Build Quality and Design
Let me preface this by saying that I have a preference for drives that make use of a metal housing. The aluminum casing is cool to the touch, gives off a small sense of prestige, and can provide better protection against random bumps, bruises, and drops. In this way, I’m a little disappointed that the 32GB Kingston DataTraveler 150 (as well as the 64GB version) is wrapped up in plastic.
That said, the overall quality of this plastic is quite good. It’s definitely a thicker plastic and gives you some security that its contents will be protected from the elements. A slight torture test will reveal that the casing does have some flex to it, but it’s relatively minor.
The overall physical size of the drive is a definitely bigger than some of its smaller compatriots, but it’s not nearly as massive as something like the Corsair Padlock drive. It’ll still fit in your pocket comfortably; attaching it to your keychain may be a little more cumbersome though.
I’m not a fan of the peach color scheme on the outside, even if Kingston tried to add some style with the honeycomb design. A more neutral color for the casing would be a good idea. The ability to store the cap securely on the end of the drive while in use helps to prevent cap loss. That’s a good thing.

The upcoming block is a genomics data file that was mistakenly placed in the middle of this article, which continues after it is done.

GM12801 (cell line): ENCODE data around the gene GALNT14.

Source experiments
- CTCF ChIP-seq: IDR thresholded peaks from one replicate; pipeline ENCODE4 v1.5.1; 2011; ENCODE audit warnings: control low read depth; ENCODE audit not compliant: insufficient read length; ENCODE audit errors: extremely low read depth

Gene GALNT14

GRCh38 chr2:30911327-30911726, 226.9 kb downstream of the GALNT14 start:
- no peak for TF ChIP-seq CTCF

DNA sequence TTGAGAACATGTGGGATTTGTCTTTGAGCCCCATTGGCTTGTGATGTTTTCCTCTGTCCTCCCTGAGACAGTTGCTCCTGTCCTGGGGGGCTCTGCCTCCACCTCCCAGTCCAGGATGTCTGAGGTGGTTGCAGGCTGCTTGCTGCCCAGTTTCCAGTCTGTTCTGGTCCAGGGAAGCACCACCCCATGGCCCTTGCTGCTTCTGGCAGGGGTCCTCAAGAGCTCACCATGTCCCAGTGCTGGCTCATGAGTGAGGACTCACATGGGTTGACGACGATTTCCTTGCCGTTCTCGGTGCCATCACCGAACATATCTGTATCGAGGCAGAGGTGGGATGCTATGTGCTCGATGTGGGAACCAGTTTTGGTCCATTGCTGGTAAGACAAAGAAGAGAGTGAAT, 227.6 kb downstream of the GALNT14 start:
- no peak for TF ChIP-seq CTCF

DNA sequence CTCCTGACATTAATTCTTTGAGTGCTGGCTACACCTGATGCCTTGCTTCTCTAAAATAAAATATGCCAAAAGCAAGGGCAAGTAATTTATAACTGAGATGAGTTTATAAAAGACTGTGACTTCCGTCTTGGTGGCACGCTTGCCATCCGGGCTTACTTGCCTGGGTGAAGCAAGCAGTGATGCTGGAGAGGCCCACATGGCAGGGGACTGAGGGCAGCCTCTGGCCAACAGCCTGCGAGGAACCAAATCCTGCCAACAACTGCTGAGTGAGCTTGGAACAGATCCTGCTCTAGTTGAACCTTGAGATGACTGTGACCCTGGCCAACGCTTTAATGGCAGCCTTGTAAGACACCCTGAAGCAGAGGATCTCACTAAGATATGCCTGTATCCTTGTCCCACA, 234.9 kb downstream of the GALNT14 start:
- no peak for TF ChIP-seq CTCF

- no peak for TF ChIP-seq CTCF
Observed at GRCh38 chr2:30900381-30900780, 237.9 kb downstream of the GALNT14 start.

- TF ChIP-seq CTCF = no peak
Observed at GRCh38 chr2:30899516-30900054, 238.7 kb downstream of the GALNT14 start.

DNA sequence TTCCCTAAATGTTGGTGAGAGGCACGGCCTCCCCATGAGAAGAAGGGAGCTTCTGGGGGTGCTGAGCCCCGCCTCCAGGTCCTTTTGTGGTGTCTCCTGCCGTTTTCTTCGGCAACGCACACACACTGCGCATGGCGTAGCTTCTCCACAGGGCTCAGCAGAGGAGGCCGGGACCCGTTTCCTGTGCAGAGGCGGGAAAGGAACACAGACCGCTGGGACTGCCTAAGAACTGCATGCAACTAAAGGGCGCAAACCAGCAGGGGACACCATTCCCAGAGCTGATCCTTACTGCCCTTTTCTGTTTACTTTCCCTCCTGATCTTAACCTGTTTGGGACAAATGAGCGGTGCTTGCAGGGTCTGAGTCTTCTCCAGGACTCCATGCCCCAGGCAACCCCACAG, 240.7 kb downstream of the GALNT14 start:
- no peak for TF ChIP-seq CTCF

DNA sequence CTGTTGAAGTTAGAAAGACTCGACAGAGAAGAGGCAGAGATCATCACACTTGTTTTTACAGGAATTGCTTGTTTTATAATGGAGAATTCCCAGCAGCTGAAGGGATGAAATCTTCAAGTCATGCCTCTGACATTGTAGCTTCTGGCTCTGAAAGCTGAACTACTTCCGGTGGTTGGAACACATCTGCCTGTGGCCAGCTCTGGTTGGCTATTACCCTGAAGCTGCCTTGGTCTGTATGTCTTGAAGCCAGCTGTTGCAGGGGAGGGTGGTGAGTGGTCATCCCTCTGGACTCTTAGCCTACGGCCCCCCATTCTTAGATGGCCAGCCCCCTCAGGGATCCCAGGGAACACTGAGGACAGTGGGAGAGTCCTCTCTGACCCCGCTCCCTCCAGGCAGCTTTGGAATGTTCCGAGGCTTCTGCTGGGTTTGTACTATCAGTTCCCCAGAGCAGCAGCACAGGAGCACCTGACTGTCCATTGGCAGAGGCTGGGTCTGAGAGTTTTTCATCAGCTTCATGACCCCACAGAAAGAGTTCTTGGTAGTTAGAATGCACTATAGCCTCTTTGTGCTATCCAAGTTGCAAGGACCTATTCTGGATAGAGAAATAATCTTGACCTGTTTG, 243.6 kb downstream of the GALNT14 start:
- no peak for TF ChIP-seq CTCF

Performance and Benchmarks
So, how does this drive stack up when you actually put it through its paces? While it is certainly not the fastest drive available on the market today, I think that it is fast enough for the average consumer. You may have to wait a while if you’re loading a full 32GB of 64GB worth of data, but tossing around a gig or two doesn’t take all that long.
Running it through a performance benchmark in HD Tune revealed a relatively consistent transfer rate of 29MB/sec. This is a 30% improvement over something like the SanDisk Cruzer Titanium Plus, but it’s still slower than the fastest of the fast.
In a highly unscientific real world test, I pushed a 700MB onto the Kingston DataTraveler 150 from my laptop’s hard drive and this took 54 seconds, resulting in an approximate write speed of 13MB/sec. Taking that same file and sending it back to my computer took 27 seconds, resulting in an approximate read speed of 26MB/sec.